Protectors and Interpreters of the Outback …. Savannah Guides

Russell Boswell Savannah Guides – low res

Russell Boswell, Savannah Guides

What is a Savannah Guide?

A Savannah Guide is a “Protector and Interpreter of the Outback”, a leading nature or culture based Tour Guide.

Are there similar programs in other parts of the world?

We actually have a series of linked programs in Australia.  In the Wet Tropics Rainforests we have a region-specific program.  Savannah Guides also runs the EcoGuide Program which certifies many types of Tour Guides, from overnight walkers and Cruise Ship Language Guides to Shark Cage Diving Guides around the country.  Some regions are using EcoGuide as the basis for their own program using local content.

Around the world there are Tour Guiding organisations, but we haven’t found one with the level of engagement provided by Savannah Guides.

How do you become a Savannah Guide?

We benchmark against the Certificate III in Guiding and assess people’s knowledge and skills, including in the field.  Participating in Savannah Guides Field Schools is also required to pick up on the strong sustainability ethos of the organisation.

How is the Savannah Guides program marketed?

Building awareness within the Tourism Industry is our most important messaging.  Operators, National Parks agencies and Indigenous Ranger Groups work with us on many projects.  Promoting pathways for Tour Guides is definitely a fun part of the job – supporting keen career changers or business builders.  We run our website, Facebook, Instagram and E-Newsletter as contact points.

What happens at a Savannah Guides Field School?

Well, what happens at the Field School really stays at the Field School, but I can tell you it’s a lot of fun. We spend most of the four days learning with Traditional Owners, Researchers and locals to really understand the host region.  There is always plenty of knowledge sharing and of course the mandatory campfire guitar session.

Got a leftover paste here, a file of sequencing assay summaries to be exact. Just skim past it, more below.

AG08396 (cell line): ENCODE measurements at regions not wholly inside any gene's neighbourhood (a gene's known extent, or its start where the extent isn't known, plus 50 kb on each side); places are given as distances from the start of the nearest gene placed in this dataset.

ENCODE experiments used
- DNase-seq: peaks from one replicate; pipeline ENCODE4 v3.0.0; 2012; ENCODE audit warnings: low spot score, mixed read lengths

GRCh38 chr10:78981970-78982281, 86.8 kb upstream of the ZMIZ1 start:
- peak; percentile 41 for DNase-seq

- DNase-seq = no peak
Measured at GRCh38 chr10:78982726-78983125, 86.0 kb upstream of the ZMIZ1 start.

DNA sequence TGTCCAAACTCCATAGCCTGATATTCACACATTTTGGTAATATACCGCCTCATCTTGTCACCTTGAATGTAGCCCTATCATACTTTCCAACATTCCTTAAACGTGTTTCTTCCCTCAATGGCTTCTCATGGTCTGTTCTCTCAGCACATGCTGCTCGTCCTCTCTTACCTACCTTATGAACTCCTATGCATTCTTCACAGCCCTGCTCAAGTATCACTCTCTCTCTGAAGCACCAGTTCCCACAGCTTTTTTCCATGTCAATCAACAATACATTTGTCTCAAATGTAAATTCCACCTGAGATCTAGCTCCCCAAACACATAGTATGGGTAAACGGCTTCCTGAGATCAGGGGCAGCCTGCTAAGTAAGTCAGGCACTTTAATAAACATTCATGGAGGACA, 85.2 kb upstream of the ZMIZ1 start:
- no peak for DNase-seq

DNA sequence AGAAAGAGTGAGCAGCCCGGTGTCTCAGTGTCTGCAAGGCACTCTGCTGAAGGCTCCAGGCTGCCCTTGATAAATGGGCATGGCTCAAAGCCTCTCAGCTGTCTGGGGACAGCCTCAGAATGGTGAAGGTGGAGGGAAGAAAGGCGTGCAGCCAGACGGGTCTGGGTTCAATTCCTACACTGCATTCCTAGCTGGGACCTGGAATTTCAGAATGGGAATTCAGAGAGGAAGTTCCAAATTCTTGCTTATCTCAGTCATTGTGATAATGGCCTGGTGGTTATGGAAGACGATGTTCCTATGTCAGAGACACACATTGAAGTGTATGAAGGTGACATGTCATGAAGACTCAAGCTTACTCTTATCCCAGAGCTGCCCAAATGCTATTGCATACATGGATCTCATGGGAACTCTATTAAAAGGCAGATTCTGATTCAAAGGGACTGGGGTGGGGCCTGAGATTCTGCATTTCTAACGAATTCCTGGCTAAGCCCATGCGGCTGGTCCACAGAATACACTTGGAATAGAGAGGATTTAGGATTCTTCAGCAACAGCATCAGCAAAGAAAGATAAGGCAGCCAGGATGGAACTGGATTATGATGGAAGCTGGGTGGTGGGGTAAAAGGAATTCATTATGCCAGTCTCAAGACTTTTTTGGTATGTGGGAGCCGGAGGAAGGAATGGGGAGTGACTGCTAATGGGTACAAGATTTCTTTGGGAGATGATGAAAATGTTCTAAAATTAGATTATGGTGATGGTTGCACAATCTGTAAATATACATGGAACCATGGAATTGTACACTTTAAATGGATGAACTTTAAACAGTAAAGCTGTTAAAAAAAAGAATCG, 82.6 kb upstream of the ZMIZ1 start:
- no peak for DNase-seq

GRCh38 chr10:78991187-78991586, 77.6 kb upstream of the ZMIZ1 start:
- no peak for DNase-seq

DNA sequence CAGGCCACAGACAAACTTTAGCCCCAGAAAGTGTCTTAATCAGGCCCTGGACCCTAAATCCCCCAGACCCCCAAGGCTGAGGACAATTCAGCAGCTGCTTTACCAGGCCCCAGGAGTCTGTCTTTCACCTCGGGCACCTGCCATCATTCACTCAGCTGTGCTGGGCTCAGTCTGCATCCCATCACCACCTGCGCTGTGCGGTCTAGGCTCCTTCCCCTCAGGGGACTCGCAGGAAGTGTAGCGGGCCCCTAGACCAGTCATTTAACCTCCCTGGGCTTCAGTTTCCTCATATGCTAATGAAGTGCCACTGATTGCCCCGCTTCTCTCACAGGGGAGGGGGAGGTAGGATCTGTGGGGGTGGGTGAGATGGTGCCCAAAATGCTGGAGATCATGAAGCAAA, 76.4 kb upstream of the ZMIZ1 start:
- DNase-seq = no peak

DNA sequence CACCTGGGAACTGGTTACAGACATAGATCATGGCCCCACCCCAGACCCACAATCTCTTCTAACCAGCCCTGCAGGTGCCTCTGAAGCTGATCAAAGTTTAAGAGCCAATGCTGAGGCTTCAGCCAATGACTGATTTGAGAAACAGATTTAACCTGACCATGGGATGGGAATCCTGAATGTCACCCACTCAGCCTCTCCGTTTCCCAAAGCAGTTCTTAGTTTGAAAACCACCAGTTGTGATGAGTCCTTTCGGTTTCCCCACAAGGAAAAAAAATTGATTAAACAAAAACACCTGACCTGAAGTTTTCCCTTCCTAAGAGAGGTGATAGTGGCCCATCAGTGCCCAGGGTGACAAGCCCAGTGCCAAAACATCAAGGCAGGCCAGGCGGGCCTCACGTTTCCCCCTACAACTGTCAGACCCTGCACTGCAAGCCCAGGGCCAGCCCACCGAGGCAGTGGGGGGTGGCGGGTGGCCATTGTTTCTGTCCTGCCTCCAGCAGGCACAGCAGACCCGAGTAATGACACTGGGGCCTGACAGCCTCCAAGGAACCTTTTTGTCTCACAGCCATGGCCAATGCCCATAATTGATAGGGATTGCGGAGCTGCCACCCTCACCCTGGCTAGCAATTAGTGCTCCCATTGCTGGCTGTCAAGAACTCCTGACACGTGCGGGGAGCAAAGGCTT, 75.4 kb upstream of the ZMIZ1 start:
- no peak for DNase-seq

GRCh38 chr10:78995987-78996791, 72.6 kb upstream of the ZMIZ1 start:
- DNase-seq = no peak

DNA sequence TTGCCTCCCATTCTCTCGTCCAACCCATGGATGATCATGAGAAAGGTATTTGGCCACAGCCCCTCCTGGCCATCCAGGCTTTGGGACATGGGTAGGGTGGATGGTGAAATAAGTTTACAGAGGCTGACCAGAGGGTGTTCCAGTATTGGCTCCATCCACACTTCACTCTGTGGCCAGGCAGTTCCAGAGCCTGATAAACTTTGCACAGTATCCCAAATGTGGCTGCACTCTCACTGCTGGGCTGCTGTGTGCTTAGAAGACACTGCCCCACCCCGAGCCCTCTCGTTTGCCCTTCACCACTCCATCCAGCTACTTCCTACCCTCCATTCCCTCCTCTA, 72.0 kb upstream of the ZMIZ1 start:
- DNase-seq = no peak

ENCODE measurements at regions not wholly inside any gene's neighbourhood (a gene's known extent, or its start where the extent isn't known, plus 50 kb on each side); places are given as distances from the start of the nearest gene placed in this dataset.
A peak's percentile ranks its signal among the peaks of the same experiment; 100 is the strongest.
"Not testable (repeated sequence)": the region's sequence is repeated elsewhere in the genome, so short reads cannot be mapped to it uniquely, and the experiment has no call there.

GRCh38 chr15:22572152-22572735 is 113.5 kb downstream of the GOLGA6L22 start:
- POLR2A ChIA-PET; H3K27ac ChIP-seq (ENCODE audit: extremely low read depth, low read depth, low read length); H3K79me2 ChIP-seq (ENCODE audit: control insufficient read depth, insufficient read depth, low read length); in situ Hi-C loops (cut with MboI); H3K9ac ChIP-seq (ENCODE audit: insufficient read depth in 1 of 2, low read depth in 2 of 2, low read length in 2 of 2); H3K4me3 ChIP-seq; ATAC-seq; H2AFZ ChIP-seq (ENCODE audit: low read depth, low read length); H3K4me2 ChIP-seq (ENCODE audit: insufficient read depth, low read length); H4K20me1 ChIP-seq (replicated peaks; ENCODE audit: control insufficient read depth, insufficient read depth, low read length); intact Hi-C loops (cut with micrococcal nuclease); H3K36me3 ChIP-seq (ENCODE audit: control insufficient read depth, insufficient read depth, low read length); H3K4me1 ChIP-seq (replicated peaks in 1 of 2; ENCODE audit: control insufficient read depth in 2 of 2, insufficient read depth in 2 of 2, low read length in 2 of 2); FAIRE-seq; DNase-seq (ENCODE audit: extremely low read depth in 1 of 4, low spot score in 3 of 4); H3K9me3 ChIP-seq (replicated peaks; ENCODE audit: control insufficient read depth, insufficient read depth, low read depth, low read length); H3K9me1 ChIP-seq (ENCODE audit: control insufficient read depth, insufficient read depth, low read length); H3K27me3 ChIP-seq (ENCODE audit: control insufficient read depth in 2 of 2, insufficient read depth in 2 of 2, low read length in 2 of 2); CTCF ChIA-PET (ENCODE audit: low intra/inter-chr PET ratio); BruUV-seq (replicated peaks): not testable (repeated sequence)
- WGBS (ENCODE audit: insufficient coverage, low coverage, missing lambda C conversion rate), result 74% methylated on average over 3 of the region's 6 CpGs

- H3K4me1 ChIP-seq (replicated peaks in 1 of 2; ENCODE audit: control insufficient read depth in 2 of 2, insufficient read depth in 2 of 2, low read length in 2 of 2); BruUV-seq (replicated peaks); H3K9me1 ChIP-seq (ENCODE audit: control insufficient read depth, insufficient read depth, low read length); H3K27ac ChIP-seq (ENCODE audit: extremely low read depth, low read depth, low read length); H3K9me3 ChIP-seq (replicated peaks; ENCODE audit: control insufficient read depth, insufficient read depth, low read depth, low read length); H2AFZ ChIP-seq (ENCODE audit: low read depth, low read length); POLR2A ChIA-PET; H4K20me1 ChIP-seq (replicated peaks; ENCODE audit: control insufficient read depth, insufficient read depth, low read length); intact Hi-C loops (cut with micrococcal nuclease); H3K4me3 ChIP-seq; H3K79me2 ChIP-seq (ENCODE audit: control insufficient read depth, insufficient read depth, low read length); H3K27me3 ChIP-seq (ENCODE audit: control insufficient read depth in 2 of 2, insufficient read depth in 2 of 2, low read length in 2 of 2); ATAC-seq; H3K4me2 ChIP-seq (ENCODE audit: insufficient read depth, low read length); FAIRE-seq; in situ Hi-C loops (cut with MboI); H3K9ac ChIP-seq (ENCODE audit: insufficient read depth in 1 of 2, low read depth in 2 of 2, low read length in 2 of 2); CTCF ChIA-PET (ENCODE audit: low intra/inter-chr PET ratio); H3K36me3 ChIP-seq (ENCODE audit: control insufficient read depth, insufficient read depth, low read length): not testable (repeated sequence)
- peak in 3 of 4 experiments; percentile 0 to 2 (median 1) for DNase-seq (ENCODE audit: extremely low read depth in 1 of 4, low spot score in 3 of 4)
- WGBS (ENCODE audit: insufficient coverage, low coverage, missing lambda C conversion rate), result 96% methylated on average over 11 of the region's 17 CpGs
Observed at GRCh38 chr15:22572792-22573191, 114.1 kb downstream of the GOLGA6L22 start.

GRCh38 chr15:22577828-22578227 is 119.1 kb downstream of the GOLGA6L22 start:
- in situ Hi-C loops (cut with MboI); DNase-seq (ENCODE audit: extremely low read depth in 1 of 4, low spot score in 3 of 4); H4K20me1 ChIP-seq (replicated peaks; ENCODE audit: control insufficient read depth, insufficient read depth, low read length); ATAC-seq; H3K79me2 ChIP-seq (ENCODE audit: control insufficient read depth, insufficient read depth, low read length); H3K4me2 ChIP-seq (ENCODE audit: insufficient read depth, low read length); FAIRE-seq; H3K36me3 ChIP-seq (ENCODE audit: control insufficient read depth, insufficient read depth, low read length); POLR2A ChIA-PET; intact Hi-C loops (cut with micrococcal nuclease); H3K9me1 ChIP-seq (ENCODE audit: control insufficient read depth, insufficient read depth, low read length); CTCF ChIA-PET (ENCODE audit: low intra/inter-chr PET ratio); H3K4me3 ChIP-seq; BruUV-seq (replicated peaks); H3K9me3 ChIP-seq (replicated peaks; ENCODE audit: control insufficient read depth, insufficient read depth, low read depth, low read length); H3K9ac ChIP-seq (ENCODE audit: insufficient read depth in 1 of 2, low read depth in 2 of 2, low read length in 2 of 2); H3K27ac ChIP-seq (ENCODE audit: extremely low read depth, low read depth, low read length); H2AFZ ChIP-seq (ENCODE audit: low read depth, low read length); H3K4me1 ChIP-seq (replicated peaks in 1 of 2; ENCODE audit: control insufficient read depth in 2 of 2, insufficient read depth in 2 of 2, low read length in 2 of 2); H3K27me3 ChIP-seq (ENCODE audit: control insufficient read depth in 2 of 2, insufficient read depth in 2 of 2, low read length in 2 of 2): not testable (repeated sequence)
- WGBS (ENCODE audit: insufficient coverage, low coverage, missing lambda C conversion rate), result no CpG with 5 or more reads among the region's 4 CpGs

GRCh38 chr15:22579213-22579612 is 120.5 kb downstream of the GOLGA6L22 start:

What trends or patterns are guides seeing in visitation?

We are seeing Australians looking more deeply at their heritage and wanting more engaging experiences. That includes a new appetite for Indigenous cultural experiences and tours with smaller groups and bigger stories.

What are your plans for Savannah Guides in 2019 and beyond?

Our training capacity is growing rapidly, with 2019 seeing us deliver Secondary School tourism training, a new range of programs for Aboriginal Rangers moving into tourism, and some exciting localised Tour Guide clusters.  We now work with over 500 Tour Guides and the network is growing every month.

About yourself …….

What career path took you to becoming the overseer of the Savannah Guides program?

I’ve been a teacher in Secondary Schools and TAFE Colleges and developed several successful tourism businesses over the years.  The team approach has always appealed to me, so the collaborative growth offered by Savannah Guides inspired me to take on the Manager’s role after ten years as a member.  I’ve now been managing Savannah Guides for ten years.

How do you see the Australian Tourism landscape in the next 3-5 years?

Managing growth will be a challenge for tourism all over the world in the coming years.  Many of Australia’s authentic experiences are based on personal experiences rather than mass sightseeing so we will need to stay creative to find the quiet moments for our guests.

On a lighter note ……

What are you most proud of?

That our kids have mainly picked up our good habits.

What’s the best book you’ve read this year?

The Mind in the Cave by David J. Lewis-Williams, speculating on why people painted rock art deep in Europe’s caves 20,000 years ago.

What part of the world is on your next holiday itinerary?

Japan with our Japanese neighbours.

When you arrive home from a week away what do you like doing?

Getting into the garden and catching up with the local wildlife.

When hitting the kitchen what is your hero dish?

Gin.  I’ve been having a lot of fun with a vodka base and some zany botanicals.

If you could wave a magic wand what one problem in Australia would you fix?

Closing the Gap.

Favourite web site?


Something most people don’t know about Russell Boswell?

I love to knock out a few tunes on the ukulele.


Savannah Guides